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DE-SC0019410: SPARC-X: Quantum simulations at extreme scale - reactive dynamics from first principles

Award Status: Active
  • Institution: Georgia Tech Research Corporation, Atlanta, GA
  • DUNS: 097394084
  • PM: Holder, Aaron
  • Most Recent Award Date: 07/23/2020
  • Number of Support Periods: 3
  • PI: Suryanarayana, Phanish
  • Current Budget Period: 09/15/2020 - 09/14/2021
  • Current Project Period: 09/15/2018 - 09/14/2022
  • Supplement Budget Period: N/A
 

Public Abstract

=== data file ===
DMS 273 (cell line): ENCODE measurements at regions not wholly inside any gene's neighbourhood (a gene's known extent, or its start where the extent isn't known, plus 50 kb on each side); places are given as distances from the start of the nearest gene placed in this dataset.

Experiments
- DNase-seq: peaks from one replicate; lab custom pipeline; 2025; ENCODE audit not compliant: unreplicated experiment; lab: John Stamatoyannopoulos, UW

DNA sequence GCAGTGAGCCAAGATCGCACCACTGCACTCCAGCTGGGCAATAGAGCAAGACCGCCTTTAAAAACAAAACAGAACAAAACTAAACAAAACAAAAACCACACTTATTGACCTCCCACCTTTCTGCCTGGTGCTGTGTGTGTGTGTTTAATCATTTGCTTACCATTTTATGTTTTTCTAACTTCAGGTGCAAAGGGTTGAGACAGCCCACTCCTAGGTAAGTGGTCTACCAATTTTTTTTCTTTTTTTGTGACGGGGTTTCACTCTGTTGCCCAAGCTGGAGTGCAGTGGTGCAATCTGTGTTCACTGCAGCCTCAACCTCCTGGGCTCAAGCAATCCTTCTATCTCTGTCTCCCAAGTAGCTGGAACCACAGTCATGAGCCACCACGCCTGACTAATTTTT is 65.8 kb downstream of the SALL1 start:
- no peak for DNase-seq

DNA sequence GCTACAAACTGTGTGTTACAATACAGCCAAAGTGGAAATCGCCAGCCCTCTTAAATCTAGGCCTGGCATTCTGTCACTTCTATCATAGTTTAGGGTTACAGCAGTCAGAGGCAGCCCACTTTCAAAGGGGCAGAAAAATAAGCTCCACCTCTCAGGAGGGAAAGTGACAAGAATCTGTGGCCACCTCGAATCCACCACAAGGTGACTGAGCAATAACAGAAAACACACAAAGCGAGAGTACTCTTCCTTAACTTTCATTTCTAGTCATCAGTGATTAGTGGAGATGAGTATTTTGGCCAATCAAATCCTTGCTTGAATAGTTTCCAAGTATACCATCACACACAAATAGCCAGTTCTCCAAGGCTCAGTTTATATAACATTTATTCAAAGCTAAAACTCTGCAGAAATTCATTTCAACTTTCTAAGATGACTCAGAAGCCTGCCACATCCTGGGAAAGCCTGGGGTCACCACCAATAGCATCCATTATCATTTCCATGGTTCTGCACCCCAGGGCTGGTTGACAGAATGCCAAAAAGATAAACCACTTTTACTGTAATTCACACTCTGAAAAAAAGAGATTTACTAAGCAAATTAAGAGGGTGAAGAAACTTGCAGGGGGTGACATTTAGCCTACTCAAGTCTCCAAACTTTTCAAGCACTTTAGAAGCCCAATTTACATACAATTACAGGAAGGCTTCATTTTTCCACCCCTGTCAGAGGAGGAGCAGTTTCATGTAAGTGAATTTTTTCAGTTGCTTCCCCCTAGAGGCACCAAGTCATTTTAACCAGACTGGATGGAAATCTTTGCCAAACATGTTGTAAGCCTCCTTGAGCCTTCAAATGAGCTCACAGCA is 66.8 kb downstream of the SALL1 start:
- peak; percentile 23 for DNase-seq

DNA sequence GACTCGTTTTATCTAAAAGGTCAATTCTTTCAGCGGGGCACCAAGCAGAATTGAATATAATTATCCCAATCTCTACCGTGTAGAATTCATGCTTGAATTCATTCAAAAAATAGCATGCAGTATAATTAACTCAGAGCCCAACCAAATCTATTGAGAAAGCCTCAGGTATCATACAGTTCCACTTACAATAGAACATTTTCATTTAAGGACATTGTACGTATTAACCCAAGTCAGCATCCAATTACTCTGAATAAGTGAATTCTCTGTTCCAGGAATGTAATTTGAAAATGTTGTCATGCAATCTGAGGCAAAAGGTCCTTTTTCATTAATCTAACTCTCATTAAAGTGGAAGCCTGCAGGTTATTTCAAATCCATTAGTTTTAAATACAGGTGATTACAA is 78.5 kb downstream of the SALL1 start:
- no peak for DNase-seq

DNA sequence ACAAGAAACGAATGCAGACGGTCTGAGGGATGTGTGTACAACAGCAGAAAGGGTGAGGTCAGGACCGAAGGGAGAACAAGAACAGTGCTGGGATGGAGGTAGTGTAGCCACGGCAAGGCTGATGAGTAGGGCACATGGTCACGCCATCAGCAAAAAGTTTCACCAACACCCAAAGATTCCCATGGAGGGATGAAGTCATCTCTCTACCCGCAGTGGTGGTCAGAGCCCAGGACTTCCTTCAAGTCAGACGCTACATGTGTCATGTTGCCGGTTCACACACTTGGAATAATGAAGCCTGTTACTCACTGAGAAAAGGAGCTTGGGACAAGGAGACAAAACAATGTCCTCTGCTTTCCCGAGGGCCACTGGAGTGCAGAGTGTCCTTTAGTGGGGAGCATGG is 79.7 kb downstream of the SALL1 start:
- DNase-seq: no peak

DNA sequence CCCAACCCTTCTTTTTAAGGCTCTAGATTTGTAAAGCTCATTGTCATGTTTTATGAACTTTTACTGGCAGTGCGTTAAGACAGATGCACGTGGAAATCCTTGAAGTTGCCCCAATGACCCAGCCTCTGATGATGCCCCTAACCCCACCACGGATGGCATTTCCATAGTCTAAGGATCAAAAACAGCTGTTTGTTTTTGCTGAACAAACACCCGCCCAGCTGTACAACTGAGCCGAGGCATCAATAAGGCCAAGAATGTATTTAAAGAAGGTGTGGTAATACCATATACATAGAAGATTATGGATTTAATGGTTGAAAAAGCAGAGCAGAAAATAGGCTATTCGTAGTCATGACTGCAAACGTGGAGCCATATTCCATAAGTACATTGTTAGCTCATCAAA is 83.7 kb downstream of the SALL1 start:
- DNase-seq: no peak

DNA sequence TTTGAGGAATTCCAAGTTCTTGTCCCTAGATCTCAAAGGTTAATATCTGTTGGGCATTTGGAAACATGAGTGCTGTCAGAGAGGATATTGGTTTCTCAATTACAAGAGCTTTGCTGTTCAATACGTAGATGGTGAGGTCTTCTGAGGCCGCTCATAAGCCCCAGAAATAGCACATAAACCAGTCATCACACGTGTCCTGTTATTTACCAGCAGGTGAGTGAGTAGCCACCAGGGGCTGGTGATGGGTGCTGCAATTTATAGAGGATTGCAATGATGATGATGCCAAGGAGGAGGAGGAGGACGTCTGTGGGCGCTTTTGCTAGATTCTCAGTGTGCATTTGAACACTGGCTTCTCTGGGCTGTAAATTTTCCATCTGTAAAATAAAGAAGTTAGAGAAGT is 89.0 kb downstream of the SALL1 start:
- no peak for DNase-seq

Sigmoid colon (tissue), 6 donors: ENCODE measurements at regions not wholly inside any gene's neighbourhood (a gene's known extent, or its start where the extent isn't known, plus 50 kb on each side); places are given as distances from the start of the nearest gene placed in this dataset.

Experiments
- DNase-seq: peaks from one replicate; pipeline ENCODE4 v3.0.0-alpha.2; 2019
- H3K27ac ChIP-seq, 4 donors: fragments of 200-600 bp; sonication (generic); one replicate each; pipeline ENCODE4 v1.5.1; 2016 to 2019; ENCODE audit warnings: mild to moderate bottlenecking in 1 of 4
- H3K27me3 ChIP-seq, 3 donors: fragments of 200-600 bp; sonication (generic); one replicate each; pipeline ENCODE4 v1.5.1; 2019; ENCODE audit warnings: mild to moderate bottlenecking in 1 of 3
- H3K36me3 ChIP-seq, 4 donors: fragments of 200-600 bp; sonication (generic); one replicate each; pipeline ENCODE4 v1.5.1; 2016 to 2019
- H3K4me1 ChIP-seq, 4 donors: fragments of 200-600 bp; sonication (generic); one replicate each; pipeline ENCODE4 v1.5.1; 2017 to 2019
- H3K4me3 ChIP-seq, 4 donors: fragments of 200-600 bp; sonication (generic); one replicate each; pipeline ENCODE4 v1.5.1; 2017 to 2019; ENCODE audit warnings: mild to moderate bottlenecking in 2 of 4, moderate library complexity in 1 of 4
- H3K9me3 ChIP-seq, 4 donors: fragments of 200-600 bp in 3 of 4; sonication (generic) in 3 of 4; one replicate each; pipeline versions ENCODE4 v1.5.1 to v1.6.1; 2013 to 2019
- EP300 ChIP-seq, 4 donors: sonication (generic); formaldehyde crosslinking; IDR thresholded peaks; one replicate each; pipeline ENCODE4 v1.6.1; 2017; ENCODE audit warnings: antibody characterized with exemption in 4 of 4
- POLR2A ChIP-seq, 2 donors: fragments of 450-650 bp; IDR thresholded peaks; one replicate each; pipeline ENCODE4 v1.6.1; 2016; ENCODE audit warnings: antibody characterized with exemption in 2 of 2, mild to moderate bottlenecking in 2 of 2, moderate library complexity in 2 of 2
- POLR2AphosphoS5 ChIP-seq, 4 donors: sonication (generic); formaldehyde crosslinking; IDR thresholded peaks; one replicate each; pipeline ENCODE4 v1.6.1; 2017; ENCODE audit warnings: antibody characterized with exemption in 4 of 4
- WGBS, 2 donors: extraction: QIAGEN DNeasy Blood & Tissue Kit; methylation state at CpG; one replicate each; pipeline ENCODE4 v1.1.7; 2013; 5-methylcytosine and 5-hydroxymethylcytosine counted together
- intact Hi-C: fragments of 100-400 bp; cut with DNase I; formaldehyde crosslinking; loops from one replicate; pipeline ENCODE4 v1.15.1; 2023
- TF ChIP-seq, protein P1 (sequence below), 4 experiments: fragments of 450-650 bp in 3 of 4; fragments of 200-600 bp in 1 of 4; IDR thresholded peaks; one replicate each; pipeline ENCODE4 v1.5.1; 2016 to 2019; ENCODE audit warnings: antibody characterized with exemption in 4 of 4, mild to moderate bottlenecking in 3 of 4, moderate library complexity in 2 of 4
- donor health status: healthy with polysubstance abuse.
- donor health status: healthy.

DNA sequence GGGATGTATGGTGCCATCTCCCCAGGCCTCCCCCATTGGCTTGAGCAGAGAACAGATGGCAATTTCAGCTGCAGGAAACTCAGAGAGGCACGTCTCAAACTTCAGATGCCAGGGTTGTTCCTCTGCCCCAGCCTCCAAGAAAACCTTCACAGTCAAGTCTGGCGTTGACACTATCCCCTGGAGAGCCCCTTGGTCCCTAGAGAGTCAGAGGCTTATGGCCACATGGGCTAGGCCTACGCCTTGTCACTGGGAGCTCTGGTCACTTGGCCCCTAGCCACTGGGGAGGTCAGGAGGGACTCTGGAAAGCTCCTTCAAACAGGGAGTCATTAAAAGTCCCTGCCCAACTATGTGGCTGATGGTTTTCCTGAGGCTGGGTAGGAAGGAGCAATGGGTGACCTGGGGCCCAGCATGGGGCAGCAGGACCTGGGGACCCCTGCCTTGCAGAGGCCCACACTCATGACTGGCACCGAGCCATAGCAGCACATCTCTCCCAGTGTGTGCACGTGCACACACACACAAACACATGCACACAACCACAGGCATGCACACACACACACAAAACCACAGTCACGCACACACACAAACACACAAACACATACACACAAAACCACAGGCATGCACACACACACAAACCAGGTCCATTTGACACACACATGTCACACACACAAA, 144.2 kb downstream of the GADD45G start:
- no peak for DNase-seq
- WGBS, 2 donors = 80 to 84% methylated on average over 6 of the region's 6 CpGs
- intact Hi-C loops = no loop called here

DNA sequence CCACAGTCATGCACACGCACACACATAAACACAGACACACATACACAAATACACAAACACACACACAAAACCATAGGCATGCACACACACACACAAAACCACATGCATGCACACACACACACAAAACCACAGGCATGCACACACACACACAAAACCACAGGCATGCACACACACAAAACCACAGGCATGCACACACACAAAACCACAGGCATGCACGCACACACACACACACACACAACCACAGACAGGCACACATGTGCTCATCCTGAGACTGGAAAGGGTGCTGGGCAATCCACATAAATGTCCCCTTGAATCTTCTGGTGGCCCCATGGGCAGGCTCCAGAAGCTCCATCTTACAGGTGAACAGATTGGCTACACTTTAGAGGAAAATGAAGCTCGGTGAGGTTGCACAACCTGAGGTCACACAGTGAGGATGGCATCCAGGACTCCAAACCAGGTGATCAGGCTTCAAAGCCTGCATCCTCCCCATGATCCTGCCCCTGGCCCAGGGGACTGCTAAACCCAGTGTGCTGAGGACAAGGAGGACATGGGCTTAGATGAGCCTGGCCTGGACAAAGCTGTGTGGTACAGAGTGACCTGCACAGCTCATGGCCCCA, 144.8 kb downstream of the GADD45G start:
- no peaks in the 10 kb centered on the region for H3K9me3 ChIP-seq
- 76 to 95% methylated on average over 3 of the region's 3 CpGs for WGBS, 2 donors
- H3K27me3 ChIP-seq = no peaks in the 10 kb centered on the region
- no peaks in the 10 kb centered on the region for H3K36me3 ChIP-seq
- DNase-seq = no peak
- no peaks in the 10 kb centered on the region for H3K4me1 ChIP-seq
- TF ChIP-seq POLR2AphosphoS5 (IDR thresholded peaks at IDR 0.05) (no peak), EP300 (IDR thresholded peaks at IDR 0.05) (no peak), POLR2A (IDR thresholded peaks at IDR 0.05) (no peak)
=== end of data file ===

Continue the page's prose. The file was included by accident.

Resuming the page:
The objective of this research is to develop SPARC-X: a computational framework for performing Kohn-Sham Density Functional Theory (DFT) calculations that scale linearly with the number of atoms in the system, leveraging petascale/exascale parallel computers to study chemical phenomena at unprecedented length and time scales. SPARC-X will exploit a recent breakthrough in electronic structure methodologies: systematically improvable, strictly local, orthonormal, discontinuous real-space bases that efficiently and systematically capture the local chemistry of the system. With further adaptation using new machine-learning techniques and the use of the massively parallel Spectral Quadrature (SQ) electronic structure method, the algorithmic complexity and prefactor associated with DFT calculations involving semilocal as well as hybrid functionals will be dramatically reduced. Using petascale computational resources, SPARC-X will enable quantum mechanical simulations at length and time scales previously accessible only by empirical approaches, e.g., 100,000 atoms for a few picoseconds using semilocal functionals or 1,000 atoms for a few nanoseconds using hybrid functionals. Using future exascale resources, the sizes and times targeted are two orders of magnitude larger. Such a capability has applications in a wide variety of chemical sciences, including reactive interfaces where large length- and/or long time-scales are needed and traditional force fields fail. This is particularly important in the dynamics of catalysis, where bond breaking and formation must be understood in detail. This project will develop, test, and apply the SPARC-X framework to understand the photocatalytic properties of TiO2 systems with and without Au co-catalysts for nitrogen transformations. This integrated development and application strategy will ensure that SPARC-X is a robust, efficient, and scalable software package for quantum simulations on current petascale and future exascale computing resources.


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